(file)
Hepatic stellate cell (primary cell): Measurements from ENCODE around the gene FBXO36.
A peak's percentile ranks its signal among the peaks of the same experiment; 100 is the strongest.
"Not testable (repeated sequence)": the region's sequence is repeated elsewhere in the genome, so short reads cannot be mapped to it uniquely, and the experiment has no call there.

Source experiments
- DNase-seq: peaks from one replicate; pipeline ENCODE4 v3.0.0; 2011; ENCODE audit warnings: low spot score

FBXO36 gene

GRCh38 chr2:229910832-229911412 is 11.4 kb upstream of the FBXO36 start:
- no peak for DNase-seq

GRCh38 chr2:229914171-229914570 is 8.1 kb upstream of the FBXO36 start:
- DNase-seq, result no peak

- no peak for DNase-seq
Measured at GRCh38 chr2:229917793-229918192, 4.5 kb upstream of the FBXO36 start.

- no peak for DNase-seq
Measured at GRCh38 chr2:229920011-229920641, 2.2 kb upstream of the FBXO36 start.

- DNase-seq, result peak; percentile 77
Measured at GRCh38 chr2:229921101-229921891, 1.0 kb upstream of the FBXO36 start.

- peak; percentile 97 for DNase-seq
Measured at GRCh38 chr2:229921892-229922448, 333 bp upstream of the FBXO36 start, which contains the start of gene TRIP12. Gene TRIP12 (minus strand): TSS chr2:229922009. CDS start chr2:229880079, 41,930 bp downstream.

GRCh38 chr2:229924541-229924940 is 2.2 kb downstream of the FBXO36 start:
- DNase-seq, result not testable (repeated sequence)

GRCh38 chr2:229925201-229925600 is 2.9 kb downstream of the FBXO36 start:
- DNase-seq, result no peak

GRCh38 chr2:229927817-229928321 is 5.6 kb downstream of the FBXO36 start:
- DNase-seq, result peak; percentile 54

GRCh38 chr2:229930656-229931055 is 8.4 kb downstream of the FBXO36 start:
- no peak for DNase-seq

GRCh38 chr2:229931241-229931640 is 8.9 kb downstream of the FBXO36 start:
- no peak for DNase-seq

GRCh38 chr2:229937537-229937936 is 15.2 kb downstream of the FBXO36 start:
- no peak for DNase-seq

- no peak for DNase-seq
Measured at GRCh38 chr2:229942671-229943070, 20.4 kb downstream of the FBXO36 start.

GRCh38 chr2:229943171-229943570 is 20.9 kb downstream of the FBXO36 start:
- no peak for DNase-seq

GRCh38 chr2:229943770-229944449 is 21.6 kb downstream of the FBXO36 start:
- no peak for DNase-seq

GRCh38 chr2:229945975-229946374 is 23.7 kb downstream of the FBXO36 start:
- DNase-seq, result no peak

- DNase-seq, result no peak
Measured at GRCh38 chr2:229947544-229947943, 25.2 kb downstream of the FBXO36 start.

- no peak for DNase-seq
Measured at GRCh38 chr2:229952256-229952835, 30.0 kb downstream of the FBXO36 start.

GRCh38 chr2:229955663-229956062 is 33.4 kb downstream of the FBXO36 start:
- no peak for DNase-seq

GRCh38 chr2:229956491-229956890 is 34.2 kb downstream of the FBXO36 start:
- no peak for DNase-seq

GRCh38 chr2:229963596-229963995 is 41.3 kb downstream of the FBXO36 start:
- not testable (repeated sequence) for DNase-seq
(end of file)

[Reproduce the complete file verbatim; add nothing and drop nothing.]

Hepatic stellate cell (primary cell): Measurements from ENCODE around the gene FBXO36.
A peak's percentile ranks its signal among the peaks of the same experiment; 100 is the strongest.
"Not testable (repeated sequence)": the region's sequence is repeated elsewhere in the genome, so short reads cannot be mapped to it uniquely, and the experiment has no call there.

Source experiments
- DNase-seq: peaks from one replicate; pipeline ENCODE4 v3.0.0; 2011; ENCODE audit warnings: low spot score

FBXO36 gene

GRCh38 chr2:229910832-229911412 is 11.4 kb upstream of the FBXO36 start:
- no peak for DNase-seq

GRCh38 chr2:229914171-229914570 is 8.1 kb upstream of the FBXO36 start:
- DNase-seq, result no peak

- no peak for DNase-seq
Measured at GRCh38 chr2:229917793-229918192, 4.5 kb upstream of the FBXO36 start.

- no peak for DNase-seq
Measured at GRCh38 chr2:229920011-229920641, 2.2 kb upstream of the FBXO36 start.

- DNase-seq, result peak; percentile 77
Measured at GRCh38 chr2:229921101-229921891, 1.0 kb upstream of the FBXO36 start.

- peak; percentile 97 for DNase-seq
Measured at GRCh38 chr2:229921892-229922448, 333 bp upstream of the FBXO36 start, which contains the start of gene TRIP12. Gene TRIP12 (minus strand): TSS chr2:229922009. CDS start chr2:229880079, 41,930 bp downstream.

GRCh38 chr2:229924541-229924940 is 2.2 kb downstream of the FBXO36 start:
- DNase-seq, result not testable (repeated sequence)

GRCh38 chr2:229925201-229925600 is 2.9 kb downstream of the FBXO36 start:
- DNase-seq, result no peak

GRCh38 chr2:229927817-229928321 is 5.6 kb downstream of the FBXO36 start:
- DNase-seq, result peak; percentile 54

GRCh38 chr2:229930656-229931055 is 8.4 kb downstream of the FBXO36 start:
- no peak for DNase-seq

GRCh38 chr2:229931241-229931640 is 8.9 kb downstream of the FBXO36 start:
- no peak for DNase-seq

GRCh38 chr2:229937537-229937936 is 15.2 kb downstream of the FBXO36 start:
- no peak for DNase-seq

- no peak for DNase-seq
Measured at GRCh38 chr2:229942671-229943070, 20.4 kb downstream of the FBXO36 start.

GRCh38 chr2:229943171-229943570 is 20.9 kb downstream of the FBXO36 start:
- no peak for DNase-seq

GRCh38 chr2:229943770-229944449 is 21.6 kb downstream of the FBXO36 start:
- no peak for DNase-seq

GRCh38 chr2:229945975-229946374 is 23.7 kb downstream of the FBXO36 start:
- DNase-seq, result no peak

- DNase-seq, result no peak
Measured at GRCh38 chr2:229947544-229947943, 25.2 kb downstream of the FBXO36 start.

- no peak for DNase-seq
Measured at GRCh38 chr2:229952256-229952835, 30.0 kb downstream of the FBXO36 start.

GRCh38 chr2:229955663-229956062 is 33.4 kb downstream of the FBXO36 start:
- no peak for DNase-seq

GRCh38 chr2:229956491-229956890 is 34.2 kb downstream of the FBXO36 start:
- no peak for DNase-seq

GRCh38 chr2:229963596-229963995 is 41.3 kb downstream of the FBXO36 start:
- not testable (repeated sequence) for DNase-seq